By David Porter | Given the way the recently completed football season progressed, trust that Penn coach Al Bagnoli will never, ever send any of his quarterbacks onto the field with the standard show-business saw, “Break a leg.” It would be unwise to tempt fate after a series of injuries left the Quakers down to their fourth-string quarterback by their last game, the customary every-other-year, season-ending freeze fest against Cornell in Antarctica, er, Ithaca.
That Penn was able to roll over the Big Red to complete a 5-2 Ivy League record and its first overall winning season since 2004 was a testament to the players’ resilience and resourcefulness and to Bagnoli’s ability to adjust his game plan according to whoever was taking snaps that week. In the midst of it all, the Quakers regained some of the edge that has been missing for the last three seasons as the balance of power in the league has shifted north to Providence, Cambridge, and New Haven.
“We’d never been down to our third or fourth quarterback, and that speaks volumes about the kids and their preparation,” Bagnoli said by phone recently from a recruiting trip to Florida. “I thought those kids did a fabulous job under dire circumstances. It’s definitely not the easiest scenario for anybody.”
The upside to the spate of injuries was that it enabled Bagnoli to see all the quarterbacks in game situations, something that would have been nearly unthinkable at the start of the season even though there was uncertainty surrounding senior starter Robert Irvin, who was attempting a comeback from shoulder surgery. When the dust finally settled, the Quakers had found themselves a player—sophomore Keiffer Garton—whose debut sent a jolt through the Penn football universe and sent scribes searching through the record books for comparisons.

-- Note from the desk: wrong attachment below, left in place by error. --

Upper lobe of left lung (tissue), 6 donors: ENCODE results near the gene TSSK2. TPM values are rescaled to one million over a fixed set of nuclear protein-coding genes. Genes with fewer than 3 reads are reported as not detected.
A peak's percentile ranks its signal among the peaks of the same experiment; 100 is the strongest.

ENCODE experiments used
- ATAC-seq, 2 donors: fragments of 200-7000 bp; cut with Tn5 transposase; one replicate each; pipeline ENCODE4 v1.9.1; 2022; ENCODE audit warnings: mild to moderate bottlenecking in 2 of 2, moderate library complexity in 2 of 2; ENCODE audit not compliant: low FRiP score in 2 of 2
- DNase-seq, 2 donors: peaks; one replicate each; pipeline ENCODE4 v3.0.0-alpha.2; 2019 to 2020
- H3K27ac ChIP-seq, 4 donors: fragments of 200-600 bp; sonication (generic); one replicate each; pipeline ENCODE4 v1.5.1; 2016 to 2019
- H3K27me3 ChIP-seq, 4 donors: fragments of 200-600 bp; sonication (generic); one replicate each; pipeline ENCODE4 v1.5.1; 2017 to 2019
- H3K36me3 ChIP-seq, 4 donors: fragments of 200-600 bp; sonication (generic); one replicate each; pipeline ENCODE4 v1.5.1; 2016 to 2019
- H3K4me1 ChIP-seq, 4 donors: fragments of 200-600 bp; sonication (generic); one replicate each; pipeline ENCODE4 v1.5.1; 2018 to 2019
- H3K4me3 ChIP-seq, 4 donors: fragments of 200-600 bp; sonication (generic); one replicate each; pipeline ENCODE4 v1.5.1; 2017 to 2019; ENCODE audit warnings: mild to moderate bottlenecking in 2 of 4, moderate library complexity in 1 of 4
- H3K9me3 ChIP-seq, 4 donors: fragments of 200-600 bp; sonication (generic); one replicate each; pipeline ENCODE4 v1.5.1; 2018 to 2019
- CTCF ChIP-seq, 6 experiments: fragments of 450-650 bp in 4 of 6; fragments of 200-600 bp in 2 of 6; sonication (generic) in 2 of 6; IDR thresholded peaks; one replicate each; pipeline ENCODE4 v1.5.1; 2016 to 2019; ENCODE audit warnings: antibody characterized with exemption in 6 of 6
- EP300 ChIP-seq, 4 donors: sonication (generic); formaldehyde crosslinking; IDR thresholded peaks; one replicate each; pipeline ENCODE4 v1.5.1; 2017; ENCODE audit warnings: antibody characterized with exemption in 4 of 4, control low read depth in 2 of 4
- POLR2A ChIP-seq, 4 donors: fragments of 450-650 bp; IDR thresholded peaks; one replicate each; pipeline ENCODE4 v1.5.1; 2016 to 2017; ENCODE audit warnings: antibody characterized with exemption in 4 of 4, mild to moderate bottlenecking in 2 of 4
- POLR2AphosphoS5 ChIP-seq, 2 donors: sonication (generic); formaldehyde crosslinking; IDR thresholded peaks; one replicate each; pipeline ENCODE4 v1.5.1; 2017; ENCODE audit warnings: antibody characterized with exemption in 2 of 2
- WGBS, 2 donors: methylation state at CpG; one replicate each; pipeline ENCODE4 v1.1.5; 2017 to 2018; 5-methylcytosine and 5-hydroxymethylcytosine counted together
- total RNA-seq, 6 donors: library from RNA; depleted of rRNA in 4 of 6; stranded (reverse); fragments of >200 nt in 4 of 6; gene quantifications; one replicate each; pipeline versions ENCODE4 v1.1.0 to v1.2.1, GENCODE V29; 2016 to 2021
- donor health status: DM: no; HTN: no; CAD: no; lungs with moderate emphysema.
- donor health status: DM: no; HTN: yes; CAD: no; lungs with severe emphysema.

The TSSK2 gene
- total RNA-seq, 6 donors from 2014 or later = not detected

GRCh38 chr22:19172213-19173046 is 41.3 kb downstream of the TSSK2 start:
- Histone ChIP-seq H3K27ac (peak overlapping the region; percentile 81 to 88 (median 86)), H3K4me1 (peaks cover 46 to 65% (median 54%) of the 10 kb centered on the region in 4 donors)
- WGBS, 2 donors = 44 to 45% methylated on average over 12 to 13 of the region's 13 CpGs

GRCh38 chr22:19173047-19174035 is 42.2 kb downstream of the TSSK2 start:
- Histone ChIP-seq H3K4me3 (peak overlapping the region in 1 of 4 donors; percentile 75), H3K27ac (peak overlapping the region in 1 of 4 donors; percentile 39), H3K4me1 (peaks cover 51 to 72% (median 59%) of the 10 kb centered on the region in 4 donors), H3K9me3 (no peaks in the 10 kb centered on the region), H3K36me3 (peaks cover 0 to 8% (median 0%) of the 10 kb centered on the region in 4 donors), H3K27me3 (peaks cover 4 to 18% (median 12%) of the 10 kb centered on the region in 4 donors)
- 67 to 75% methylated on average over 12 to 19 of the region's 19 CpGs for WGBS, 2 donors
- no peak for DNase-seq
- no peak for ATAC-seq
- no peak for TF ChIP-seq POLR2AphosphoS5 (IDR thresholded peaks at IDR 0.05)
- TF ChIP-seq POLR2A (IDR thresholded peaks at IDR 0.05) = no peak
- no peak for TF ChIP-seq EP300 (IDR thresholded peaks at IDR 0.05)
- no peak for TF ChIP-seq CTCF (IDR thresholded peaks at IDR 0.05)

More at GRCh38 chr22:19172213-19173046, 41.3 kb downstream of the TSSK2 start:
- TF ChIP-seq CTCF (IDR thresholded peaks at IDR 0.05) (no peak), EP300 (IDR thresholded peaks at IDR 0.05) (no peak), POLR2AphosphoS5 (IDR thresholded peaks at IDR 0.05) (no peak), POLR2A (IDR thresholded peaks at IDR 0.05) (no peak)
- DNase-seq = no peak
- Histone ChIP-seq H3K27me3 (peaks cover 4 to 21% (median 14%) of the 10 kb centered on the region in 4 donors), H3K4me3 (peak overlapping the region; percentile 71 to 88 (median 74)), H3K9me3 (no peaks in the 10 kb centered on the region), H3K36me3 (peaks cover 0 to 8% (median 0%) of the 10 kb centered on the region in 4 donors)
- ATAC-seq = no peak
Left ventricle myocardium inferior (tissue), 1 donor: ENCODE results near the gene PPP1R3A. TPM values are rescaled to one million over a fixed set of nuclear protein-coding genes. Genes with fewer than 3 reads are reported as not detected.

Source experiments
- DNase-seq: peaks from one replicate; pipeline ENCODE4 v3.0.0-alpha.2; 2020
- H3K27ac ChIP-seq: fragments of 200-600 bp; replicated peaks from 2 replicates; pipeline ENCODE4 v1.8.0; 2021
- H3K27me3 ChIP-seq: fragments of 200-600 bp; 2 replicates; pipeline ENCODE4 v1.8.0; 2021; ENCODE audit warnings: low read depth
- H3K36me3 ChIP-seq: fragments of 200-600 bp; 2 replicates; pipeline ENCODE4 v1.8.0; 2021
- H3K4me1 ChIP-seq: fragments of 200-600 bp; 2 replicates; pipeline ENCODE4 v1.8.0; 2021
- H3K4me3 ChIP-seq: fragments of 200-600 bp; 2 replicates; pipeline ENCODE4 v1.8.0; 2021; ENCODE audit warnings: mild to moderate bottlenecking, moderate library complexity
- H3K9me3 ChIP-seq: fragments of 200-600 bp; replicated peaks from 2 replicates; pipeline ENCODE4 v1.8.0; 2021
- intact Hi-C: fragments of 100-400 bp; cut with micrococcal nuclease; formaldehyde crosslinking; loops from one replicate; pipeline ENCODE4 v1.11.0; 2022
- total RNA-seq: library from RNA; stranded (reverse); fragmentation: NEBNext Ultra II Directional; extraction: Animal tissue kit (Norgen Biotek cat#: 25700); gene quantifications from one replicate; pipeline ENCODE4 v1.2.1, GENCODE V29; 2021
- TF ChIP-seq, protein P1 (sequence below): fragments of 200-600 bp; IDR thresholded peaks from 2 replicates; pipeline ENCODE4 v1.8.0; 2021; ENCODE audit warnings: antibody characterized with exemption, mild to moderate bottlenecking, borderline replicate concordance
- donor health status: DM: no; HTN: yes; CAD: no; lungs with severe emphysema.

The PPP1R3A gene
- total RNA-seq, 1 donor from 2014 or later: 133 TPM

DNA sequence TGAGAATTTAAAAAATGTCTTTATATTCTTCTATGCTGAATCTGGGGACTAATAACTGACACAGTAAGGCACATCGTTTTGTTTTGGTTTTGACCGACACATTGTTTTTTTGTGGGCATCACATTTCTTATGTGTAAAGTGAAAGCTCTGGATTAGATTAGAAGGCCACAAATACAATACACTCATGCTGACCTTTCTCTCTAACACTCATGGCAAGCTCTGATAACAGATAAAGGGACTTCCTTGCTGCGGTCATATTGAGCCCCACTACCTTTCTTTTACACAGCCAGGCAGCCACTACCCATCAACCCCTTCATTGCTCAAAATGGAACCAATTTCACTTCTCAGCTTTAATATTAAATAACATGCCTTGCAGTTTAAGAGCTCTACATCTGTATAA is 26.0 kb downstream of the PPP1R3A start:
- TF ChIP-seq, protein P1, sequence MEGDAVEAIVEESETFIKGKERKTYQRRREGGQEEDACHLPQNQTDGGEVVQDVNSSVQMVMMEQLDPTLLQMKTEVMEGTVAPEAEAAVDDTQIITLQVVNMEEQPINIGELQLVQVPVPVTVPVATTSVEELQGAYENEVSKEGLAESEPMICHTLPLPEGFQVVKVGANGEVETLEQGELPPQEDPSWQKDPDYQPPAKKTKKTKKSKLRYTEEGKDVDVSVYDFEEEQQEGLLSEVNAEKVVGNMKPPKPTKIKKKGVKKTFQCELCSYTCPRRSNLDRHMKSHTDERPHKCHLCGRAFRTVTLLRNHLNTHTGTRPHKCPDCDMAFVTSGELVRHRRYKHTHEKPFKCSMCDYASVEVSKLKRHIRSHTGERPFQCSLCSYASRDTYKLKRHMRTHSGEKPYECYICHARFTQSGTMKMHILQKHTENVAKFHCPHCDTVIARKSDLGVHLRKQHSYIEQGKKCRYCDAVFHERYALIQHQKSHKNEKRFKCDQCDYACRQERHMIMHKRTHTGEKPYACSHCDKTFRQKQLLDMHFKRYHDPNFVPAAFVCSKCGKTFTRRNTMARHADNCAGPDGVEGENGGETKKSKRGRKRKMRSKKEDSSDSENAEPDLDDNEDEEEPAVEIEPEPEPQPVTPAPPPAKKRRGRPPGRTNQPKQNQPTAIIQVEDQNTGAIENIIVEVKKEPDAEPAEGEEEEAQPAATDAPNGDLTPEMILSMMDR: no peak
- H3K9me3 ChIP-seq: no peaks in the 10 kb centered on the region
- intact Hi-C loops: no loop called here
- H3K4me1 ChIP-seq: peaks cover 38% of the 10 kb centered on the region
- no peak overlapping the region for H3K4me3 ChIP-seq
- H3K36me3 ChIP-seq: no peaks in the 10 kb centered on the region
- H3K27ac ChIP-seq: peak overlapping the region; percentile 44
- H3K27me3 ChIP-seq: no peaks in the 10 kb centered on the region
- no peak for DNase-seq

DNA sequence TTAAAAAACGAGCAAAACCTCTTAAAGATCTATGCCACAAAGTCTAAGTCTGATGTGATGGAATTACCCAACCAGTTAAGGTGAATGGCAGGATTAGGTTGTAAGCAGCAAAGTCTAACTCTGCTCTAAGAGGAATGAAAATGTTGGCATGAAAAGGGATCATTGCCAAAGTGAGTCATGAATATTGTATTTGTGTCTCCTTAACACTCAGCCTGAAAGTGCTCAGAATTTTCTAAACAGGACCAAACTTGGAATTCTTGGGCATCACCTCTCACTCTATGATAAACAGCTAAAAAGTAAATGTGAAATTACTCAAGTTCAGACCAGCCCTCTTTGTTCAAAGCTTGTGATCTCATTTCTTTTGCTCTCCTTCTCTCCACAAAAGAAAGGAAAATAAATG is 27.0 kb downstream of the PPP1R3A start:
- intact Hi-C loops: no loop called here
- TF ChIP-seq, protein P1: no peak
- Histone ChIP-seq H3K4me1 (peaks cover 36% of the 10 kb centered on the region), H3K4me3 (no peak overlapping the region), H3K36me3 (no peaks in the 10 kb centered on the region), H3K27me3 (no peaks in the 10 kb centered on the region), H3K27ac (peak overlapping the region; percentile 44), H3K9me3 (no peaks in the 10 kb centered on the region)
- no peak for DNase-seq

“The players were calling him Tebow,” Bagnoli said, a reference to Florida quarterback Tim Tebow, the 2007 Heisman trophy winner and a player for whom new superlatives seem to be minted every other week or so. It’s high praise for an Ivy League quarterback—even with the accompanying nudge and a wink—but if any quarterback in the Ivies has the potential to approximate Tebow’s combination of size, elusiveness, and agility, it is Garton.
Garton ran for one touchdown and threw for another in a 14-9 win at Princeton on November 7 that kept Penn in the Ivy race; then, a week later, he completed 21 of 37 passes for 193 yards and ran for 174 yards and two touchdowns in a 24-21 loss to Harvard at Franklin Field. The 367 yards of total offense was the 11th-best single-game performance in Penn history.
That game featured a highlight-reel-worthy juking, weaving 63-yard fourth quarter touchdown run by Garton, but what fans will remember most about his performance is the throw that got away. With Penn trailing by three in the final seconds and well within field goal range, Garton’s pass into the end zone was intercepted, dashing the Quakers’ chance to tie the game and force overtime.
“I told him, ‘Throw the ball through the end zone and let’s line up for a field goal,” Bagnoli said. “Unfortunately, it was his second and third read, because the first receiver was covered. We were trying to purposely throw it to the sidelines so they couldn’t get to it. But he went off that read, saw a guy open in the middle and got pressure, got hurried and the ball sailed on him.
Still, Bagnoli added, “The way he ran the offense and the way he did some of the little things showed he was paying attention before he had to actually play.